Examples may include, but are not limited to, Mosquito Fleet, “Double V Campaign”, construction of military bases and WWII training centers, 1959 Cuban coup and its impact on Florida, development of the space program and NASA.

  • SS.912.A.6.4: Examine efforts to expand or contract rights for various populations during World War II.

    Examples may include, but are not limited to, women, African-Americans, German Americans, Japanese Americans and their internment, Native Americans, Hispanic Americans, Italian Americans.

  • SS.912.A.6.5: Explain the impact of World War II on domestic government policy.

    Examples may include, but are not limited to, rationing, national security, civil rights, increased job opportunities for African-Americans, women, Jews, and other refugees.

Florida Standards

  • LAFS.4.RI.1.1: Refer to details and examples in a text when explaining what the text says explicitly and when drawing inferences from the text.
  • LAFS.4.RI.1.2: Determine the main idea of a text and explain how it is supported by key details; summarize the text.
  • LAFS.4.RI.1.3: Explain events, procedures, ideas, or concepts in a historical, scientific, or technical text, including what happened and why, based on specific information in the text.
  • LAFS.4.RI.3.9: Integrate information from two texts on the same topic in order to write or speak about the subject knowledgeably.
  • LAFS.4.RI.1.1: Refer to details and examples in a text when explaining what the text says explicitly and when drawing inferences from the text.
  • LAFS.K12.R.1.1: Read closely to determine what the text says explicitly and to make logical inferences from it; cite specific textual evidence when writing or speaking to support conclusions drawn from the text.
  • LAFS.68.RH.1.1: Cite specific textual evidence to support analysis of primary and secondary sources.
  • LAFS.68.RH.1.2: Determine the central ideas or information of a primary or secondary source; provide an accurate summary of the source distinct from prior knowledge or opinions.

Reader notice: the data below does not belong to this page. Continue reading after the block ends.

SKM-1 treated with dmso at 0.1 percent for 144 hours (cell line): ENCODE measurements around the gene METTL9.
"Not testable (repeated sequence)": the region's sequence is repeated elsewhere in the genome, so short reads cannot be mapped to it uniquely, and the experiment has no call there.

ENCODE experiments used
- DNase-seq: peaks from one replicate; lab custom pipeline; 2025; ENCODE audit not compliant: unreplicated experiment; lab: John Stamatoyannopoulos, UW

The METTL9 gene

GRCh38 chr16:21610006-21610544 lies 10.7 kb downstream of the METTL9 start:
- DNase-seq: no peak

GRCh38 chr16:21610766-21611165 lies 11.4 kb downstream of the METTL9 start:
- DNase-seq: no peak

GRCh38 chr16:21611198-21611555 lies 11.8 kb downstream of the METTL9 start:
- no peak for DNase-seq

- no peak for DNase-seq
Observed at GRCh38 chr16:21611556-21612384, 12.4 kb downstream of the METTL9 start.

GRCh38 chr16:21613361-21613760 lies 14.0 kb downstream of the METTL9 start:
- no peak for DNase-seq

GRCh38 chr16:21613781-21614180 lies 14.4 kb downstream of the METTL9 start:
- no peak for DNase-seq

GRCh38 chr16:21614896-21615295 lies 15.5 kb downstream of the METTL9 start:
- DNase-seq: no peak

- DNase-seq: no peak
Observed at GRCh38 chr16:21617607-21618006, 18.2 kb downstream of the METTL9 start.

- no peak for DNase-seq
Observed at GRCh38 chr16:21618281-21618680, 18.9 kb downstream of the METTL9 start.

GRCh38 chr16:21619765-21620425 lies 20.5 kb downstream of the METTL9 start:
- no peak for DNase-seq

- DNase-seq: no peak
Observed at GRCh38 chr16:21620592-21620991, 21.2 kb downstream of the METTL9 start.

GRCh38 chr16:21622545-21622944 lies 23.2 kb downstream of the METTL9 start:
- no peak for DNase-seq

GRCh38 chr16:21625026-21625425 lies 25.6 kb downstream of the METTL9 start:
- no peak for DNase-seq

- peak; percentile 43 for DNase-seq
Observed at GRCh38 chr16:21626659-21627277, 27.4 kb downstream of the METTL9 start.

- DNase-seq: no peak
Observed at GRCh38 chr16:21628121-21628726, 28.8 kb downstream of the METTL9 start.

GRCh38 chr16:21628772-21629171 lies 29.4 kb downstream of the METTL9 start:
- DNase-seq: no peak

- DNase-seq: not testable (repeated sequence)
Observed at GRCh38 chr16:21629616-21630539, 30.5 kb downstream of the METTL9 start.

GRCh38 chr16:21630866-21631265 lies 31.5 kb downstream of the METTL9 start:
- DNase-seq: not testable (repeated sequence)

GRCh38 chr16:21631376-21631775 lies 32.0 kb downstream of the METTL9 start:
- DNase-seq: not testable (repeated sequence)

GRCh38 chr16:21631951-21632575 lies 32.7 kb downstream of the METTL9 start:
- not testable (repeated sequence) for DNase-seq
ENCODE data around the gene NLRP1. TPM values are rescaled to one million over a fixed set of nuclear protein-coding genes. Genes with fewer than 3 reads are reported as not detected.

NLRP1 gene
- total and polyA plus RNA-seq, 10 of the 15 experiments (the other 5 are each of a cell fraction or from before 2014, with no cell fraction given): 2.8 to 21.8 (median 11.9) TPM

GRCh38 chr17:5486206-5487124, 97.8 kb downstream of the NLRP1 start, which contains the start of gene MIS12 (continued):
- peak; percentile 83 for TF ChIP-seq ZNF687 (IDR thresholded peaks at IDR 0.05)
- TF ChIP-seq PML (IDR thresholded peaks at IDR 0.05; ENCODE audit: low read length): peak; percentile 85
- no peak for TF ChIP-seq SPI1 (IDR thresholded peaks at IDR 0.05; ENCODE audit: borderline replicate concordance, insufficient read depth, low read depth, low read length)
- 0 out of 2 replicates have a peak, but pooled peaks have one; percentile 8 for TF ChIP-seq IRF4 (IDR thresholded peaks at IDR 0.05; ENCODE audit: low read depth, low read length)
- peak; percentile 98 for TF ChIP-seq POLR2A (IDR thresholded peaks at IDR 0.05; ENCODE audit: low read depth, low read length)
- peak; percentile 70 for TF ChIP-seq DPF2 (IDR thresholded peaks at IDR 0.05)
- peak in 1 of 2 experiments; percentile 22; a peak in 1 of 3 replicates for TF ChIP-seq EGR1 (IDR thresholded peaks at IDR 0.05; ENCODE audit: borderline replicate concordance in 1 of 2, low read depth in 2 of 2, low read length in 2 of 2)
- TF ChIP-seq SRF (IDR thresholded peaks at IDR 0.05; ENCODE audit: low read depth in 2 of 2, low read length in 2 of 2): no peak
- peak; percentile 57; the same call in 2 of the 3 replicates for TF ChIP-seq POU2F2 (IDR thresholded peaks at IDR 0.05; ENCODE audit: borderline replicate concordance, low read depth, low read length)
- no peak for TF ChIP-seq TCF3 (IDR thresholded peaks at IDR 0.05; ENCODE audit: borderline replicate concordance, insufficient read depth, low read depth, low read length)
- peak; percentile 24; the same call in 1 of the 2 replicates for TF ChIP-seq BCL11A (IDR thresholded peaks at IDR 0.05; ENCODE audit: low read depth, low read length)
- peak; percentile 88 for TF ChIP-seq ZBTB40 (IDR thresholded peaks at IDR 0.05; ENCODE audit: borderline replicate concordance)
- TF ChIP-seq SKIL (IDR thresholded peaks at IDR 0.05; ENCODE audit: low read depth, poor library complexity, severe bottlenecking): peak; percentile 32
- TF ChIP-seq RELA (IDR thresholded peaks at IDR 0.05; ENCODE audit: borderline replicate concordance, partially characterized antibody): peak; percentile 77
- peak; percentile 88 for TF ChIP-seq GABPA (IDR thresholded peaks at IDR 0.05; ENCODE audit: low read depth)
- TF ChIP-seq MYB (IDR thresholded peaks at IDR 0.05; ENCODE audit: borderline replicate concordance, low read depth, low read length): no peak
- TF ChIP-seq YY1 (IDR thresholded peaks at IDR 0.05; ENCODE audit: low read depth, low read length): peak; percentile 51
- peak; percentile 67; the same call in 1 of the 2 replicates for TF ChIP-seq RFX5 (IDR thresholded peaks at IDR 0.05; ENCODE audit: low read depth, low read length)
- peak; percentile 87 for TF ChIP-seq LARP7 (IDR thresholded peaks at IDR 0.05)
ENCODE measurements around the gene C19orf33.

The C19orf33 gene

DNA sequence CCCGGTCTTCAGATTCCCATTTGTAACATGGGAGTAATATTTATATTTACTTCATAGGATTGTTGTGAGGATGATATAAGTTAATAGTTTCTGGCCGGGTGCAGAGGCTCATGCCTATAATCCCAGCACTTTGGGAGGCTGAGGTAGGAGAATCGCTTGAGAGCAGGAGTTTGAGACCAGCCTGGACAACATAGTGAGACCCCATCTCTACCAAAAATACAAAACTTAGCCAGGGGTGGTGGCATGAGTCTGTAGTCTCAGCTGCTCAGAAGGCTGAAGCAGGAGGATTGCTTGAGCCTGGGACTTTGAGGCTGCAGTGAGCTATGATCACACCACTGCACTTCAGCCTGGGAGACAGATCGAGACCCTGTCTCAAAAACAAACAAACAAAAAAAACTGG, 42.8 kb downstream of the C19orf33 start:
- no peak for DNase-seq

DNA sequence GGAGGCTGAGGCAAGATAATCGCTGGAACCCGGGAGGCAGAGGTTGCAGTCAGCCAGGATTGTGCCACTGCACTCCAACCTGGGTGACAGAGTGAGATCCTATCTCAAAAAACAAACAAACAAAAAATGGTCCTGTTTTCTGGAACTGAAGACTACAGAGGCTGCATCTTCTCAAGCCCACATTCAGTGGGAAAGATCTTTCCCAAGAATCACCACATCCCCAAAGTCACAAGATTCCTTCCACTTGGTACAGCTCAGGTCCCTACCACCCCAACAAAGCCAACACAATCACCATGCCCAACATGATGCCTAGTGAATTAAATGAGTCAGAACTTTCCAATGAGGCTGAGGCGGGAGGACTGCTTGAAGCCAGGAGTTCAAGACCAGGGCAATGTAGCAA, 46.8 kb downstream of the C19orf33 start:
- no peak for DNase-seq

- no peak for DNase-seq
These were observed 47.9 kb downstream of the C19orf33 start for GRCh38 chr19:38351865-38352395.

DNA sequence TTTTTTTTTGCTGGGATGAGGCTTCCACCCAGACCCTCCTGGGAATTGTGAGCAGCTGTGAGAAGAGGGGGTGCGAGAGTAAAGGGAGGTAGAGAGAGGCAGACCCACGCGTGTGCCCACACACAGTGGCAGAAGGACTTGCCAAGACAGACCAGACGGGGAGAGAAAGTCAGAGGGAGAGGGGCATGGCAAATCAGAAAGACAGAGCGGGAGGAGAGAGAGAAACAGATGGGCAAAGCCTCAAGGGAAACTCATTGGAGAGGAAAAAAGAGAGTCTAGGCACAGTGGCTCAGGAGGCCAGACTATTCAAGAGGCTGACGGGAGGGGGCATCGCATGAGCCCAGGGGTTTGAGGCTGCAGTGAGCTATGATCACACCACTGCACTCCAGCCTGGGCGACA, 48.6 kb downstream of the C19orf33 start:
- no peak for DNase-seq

• LAFS.910.RH.1.1: Cite specific textual evidence to support analysis of primary and secondary sources, attending to such features as the date and origin of the information.
  • LAFS.910.RH.1.2: Determine the central ideas or information of a primary or secondary source; provide an accurate summary of how key events or ideas develop over the course of the text.
  • LAFS.1112.RH.1.1: Cite specific textual evidence to support analysis of primary and secondary sources, connecting insights gained from specific details to an understanding of the text as a whole.
  • LAFS.1112.RH.1.2: Determine the central ideas or information of a primary or secondary source; provide an accurate summary that makes clear the relationships among the key details and ideas.
  • LAFS.1112.RH.2.6: Evaluate authors’ differing points of view on the same historical event or issue by assessing the authors’ claims, reasoning, and evidence.
  • LAFS.1112.RH.3.8: Evaluate an author’s premises, claims, and evidence by corroborating or challenging them with other information.
  • LAFS.1112.RH.3.9: Integrate information from diverse sources, both primary and secondary, into a coherent understanding of an idea or event, noting discrepancies among sources.